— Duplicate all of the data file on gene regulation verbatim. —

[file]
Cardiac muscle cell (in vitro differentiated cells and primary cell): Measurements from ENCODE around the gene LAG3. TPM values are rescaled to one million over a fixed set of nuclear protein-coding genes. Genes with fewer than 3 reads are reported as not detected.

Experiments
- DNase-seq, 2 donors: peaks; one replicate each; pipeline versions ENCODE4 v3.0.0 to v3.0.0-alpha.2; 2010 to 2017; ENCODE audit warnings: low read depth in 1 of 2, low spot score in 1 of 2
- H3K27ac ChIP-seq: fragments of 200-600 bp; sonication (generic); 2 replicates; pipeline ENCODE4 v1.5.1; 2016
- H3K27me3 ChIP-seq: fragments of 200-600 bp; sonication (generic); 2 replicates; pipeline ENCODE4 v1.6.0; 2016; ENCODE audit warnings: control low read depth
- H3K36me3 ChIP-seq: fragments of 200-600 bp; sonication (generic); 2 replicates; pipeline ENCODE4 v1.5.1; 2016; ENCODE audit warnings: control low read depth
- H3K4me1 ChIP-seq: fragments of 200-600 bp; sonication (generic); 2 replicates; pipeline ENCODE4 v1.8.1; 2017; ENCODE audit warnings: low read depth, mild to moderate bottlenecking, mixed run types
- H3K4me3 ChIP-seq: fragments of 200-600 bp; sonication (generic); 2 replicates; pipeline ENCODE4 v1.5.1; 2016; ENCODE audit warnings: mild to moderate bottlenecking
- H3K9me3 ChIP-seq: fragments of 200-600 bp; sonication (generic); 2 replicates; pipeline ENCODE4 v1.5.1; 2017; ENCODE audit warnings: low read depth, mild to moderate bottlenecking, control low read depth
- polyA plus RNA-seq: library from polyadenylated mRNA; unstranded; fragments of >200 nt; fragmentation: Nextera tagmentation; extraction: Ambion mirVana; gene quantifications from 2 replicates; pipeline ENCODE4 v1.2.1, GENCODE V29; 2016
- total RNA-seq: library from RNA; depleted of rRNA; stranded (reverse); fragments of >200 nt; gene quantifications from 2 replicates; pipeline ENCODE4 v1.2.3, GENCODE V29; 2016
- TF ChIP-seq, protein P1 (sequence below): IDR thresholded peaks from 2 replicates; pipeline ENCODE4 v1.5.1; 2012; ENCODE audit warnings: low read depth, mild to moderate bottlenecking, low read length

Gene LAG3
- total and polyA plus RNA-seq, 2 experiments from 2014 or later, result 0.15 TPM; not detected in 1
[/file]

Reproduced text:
Cardiac muscle cell (in vitro differentiated cells and primary cell): Measurements from ENCODE around the gene LAG3. TPM values are rescaled to one million over a fixed set of nuclear protein-coding genes. Genes with fewer than 3 reads are reported as not detected.

Experiments
- DNase-seq, 2 donors: peaks; one replicate each; pipeline versions ENCODE4 v3.0.0 to v3.0.0-alpha.2; 2010 to 2017; ENCODE audit warnings: low read depth in 1 of 2, low spot score in 1 of 2
- H3K27ac ChIP-seq: fragments of 200-600 bp; sonication (generic); 2 replicates; pipeline ENCODE4 v1.5.1; 2016
- H3K27me3 ChIP-seq: fragments of 200-600 bp; sonication (generic); 2 replicates; pipeline ENCODE4 v1.6.0; 2016; ENCODE audit warnings: control low read depth
- H3K36me3 ChIP-seq: fragments of 200-600 bp; sonication (generic); 2 replicates; pipeline ENCODE4 v1.5.1; 2016; ENCODE audit warnings: control low read depth
- H3K4me1 ChIP-seq: fragments of 200-600 bp; sonication (generic); 2 replicates; pipeline ENCODE4 v1.8.1; 2017; ENCODE audit warnings: low read depth, mild to moderate bottlenecking, mixed run types
- H3K4me3 ChIP-seq: fragments of 200-600 bp; sonication (generic); 2 replicates; pipeline ENCODE4 v1.5.1; 2016; ENCODE audit warnings: mild to moderate bottlenecking
- H3K9me3 ChIP-seq: fragments of 200-600 bp; sonication (generic); 2 replicates; pipeline ENCODE4 v1.5.1; 2017; ENCODE audit warnings: low read depth, mild to moderate bottlenecking, control low read depth
- polyA plus RNA-seq: library from polyadenylated mRNA; unstranded; fragments of >200 nt; fragmentation: Nextera tagmentation; extraction: Ambion mirVana; gene quantifications from 2 replicates; pipeline ENCODE4 v1.2.1, GENCODE V29; 2016
- total RNA-seq: library from RNA; depleted of rRNA; stranded (reverse); fragments of >200 nt; gene quantifications from 2 replicates; pipeline ENCODE4 v1.2.3, GENCODE V29; 2016
- TF ChIP-seq, protein P1 (sequence below): IDR thresholded peaks from 2 replicates; pipeline ENCODE4 v1.5.1; 2012; ENCODE audit warnings: low read depth, mild to moderate bottlenecking, low read length

Gene LAG3
- total and polyA plus RNA-seq, 2 experiments from 2014 or later, result 0.15 TPM; not detected in 1